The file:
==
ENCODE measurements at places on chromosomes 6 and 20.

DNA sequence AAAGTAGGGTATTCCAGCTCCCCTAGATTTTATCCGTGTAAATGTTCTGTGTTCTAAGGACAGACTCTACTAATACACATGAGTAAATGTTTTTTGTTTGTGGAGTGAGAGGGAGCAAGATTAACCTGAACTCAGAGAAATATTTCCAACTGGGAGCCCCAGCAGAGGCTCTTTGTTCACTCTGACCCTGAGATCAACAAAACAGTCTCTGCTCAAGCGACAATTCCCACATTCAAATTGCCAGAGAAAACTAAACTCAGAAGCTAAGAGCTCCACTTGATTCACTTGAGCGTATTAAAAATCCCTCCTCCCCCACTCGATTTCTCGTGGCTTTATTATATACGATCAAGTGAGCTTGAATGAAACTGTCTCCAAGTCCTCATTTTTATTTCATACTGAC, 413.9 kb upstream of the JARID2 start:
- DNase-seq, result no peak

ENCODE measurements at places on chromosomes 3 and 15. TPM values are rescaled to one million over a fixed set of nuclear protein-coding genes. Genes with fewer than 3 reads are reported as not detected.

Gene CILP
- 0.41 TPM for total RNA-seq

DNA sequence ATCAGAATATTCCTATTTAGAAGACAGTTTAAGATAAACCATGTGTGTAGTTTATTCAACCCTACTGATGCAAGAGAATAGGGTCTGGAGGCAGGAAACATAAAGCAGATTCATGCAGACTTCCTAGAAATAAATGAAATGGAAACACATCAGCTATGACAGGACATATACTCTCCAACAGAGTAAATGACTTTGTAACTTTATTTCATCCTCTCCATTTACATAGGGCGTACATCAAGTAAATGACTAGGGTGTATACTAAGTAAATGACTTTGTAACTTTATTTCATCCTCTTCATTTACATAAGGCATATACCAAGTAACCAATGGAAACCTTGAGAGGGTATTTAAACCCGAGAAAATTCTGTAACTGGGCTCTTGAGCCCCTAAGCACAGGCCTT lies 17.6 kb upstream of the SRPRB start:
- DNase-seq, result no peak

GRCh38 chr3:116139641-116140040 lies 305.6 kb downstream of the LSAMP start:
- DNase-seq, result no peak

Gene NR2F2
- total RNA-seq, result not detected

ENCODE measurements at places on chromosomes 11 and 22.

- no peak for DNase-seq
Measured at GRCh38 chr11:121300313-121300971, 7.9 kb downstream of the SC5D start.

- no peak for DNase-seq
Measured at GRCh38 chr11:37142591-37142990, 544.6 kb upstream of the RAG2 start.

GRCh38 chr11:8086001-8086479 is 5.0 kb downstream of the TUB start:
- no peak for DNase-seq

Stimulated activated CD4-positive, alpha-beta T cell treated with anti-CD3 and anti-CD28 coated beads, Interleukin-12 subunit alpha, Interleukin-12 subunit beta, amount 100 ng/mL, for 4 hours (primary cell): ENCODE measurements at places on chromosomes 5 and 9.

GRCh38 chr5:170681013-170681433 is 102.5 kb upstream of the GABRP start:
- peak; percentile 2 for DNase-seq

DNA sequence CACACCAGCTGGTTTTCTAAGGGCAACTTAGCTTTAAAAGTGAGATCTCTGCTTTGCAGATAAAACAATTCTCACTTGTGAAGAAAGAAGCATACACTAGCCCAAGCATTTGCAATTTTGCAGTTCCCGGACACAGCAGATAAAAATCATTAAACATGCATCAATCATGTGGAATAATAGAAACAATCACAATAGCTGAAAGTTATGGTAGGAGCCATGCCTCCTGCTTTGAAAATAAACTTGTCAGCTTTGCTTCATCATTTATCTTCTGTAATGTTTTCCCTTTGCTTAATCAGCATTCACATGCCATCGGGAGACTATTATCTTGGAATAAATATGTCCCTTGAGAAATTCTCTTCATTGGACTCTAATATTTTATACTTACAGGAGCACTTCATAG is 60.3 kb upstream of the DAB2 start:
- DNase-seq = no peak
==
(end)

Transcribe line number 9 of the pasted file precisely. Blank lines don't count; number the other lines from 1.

GRCh38 chr3:116139641-116140040 lies 305.6 kb downstream of the LSAMP start: